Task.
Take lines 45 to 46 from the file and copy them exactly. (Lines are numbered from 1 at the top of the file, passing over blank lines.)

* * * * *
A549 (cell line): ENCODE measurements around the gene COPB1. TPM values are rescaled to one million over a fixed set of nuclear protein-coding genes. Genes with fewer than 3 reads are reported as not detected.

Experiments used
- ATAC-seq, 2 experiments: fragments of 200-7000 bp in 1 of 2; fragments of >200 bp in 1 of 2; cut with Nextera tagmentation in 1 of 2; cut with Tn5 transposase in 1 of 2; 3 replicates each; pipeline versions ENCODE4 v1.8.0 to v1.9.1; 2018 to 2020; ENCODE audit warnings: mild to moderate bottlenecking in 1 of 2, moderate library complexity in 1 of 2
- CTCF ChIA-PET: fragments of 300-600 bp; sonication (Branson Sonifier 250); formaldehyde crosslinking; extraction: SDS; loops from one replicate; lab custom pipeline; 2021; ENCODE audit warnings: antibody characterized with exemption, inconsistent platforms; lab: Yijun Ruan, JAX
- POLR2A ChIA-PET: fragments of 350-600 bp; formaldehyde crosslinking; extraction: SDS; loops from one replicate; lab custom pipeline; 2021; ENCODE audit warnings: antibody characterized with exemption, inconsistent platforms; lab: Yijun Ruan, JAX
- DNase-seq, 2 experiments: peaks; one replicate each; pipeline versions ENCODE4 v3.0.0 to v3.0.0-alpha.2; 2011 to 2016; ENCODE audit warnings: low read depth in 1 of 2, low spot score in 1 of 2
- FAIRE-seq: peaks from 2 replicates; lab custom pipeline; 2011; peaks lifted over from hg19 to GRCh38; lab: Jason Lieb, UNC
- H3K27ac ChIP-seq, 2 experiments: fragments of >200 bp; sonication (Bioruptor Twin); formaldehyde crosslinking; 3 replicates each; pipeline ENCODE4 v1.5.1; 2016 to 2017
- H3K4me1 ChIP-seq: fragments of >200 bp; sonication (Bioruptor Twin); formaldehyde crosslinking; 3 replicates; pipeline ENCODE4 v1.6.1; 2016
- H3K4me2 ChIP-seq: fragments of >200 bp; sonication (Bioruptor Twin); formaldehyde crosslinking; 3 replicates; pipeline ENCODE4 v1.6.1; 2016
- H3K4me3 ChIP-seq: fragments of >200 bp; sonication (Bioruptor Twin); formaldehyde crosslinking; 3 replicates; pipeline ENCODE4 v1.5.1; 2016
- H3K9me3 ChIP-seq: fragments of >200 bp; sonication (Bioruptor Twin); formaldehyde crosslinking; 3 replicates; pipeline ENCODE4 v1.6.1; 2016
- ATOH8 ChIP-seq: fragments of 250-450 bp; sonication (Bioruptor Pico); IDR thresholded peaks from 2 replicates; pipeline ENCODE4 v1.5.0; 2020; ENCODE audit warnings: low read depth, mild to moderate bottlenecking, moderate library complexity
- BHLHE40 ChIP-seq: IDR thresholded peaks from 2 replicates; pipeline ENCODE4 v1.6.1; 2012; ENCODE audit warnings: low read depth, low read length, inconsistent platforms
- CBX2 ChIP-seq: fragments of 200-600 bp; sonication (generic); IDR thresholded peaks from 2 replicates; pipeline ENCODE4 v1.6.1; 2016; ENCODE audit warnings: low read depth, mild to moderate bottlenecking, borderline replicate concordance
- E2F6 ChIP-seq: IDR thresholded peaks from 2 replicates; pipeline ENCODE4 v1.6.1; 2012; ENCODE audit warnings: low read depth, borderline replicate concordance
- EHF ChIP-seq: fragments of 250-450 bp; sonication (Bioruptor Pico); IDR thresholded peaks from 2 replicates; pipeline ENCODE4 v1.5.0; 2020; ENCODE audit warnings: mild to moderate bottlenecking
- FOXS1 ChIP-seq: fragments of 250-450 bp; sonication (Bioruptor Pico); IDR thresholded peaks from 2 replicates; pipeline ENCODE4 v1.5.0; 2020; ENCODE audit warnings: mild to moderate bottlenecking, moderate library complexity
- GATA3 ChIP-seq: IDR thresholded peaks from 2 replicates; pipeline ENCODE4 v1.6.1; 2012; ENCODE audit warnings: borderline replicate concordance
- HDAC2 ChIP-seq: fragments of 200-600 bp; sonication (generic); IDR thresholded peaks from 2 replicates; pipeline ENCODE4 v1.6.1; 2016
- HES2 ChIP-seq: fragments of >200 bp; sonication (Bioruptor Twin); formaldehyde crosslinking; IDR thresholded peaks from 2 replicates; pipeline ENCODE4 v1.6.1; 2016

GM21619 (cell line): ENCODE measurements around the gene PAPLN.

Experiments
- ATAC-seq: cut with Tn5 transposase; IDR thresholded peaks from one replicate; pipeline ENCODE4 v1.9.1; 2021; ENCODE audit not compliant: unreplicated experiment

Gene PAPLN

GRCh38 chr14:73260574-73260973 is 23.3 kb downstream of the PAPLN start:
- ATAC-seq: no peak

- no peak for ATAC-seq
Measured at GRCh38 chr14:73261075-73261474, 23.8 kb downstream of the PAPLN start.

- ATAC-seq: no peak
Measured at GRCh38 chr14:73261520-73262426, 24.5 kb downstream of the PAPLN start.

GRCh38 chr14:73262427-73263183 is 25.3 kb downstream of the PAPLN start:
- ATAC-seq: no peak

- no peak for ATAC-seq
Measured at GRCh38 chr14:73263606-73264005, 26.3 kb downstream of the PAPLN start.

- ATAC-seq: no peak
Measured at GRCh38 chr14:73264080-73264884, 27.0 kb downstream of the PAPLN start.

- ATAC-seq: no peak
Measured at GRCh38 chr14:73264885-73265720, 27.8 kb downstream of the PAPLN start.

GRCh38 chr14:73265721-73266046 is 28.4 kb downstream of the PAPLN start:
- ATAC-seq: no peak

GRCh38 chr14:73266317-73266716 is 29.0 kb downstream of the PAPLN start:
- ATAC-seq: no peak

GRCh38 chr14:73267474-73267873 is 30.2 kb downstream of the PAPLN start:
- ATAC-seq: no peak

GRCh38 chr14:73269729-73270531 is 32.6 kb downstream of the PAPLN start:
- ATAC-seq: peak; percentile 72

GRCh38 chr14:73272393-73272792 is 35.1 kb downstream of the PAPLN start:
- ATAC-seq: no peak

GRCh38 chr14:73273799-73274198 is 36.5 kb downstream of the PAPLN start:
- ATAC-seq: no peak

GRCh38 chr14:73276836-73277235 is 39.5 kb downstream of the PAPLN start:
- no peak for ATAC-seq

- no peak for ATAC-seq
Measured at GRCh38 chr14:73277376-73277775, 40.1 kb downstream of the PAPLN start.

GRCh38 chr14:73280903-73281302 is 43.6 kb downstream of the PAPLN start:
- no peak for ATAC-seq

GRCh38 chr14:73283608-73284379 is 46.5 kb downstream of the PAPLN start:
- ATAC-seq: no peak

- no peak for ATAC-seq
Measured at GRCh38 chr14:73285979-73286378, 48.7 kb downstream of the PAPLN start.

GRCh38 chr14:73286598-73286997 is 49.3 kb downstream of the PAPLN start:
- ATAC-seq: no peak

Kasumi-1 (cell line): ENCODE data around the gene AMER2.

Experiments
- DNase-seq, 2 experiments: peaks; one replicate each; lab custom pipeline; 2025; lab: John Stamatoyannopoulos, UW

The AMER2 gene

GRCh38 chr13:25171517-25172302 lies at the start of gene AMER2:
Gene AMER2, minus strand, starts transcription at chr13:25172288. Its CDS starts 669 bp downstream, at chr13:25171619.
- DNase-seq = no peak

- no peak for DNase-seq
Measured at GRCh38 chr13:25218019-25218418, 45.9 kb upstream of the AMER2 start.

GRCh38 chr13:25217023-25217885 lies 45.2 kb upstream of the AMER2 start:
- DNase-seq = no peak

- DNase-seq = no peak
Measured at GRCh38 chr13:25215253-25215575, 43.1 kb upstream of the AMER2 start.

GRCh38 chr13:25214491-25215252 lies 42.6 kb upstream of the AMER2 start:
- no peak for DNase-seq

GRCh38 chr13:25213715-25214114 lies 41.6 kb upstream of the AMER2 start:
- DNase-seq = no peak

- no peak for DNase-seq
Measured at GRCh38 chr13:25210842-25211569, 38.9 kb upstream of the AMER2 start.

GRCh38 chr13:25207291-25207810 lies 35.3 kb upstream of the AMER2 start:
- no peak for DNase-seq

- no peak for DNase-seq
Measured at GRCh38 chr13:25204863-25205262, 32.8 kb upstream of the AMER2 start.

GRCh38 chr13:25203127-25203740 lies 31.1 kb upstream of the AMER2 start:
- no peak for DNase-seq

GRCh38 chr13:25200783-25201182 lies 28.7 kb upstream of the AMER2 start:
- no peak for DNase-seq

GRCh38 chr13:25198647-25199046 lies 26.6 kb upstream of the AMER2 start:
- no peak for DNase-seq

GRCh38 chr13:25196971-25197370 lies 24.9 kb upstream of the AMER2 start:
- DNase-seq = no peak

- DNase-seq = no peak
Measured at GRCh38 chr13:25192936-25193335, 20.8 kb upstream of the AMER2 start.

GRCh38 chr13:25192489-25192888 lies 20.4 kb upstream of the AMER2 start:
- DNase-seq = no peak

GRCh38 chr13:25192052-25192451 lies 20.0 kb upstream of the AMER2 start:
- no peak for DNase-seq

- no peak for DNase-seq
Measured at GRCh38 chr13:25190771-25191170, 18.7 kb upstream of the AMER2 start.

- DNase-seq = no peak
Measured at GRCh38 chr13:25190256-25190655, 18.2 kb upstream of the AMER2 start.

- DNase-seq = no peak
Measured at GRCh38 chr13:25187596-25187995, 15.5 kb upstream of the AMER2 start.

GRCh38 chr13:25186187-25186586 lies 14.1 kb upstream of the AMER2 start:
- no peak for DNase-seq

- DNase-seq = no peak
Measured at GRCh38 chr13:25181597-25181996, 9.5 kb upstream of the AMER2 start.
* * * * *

- ATAC-seq: no peak

GRCh38 chr14:73269729-73270531 is 32.6 kb downstream of the PAPLN start: